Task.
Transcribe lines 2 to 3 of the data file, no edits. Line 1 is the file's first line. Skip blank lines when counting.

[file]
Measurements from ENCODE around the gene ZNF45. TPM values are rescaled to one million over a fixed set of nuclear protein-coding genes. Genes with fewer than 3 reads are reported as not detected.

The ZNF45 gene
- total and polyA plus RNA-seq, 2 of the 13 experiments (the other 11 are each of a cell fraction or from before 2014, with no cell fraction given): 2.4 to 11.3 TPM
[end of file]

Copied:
The ZNF45 gene
- total and polyA plus RNA-seq, 2 of the 13 experiments (the other 11 are each of a cell fraction or from before 2014, with no cell fraction given): 2.4 to 11.3 TPM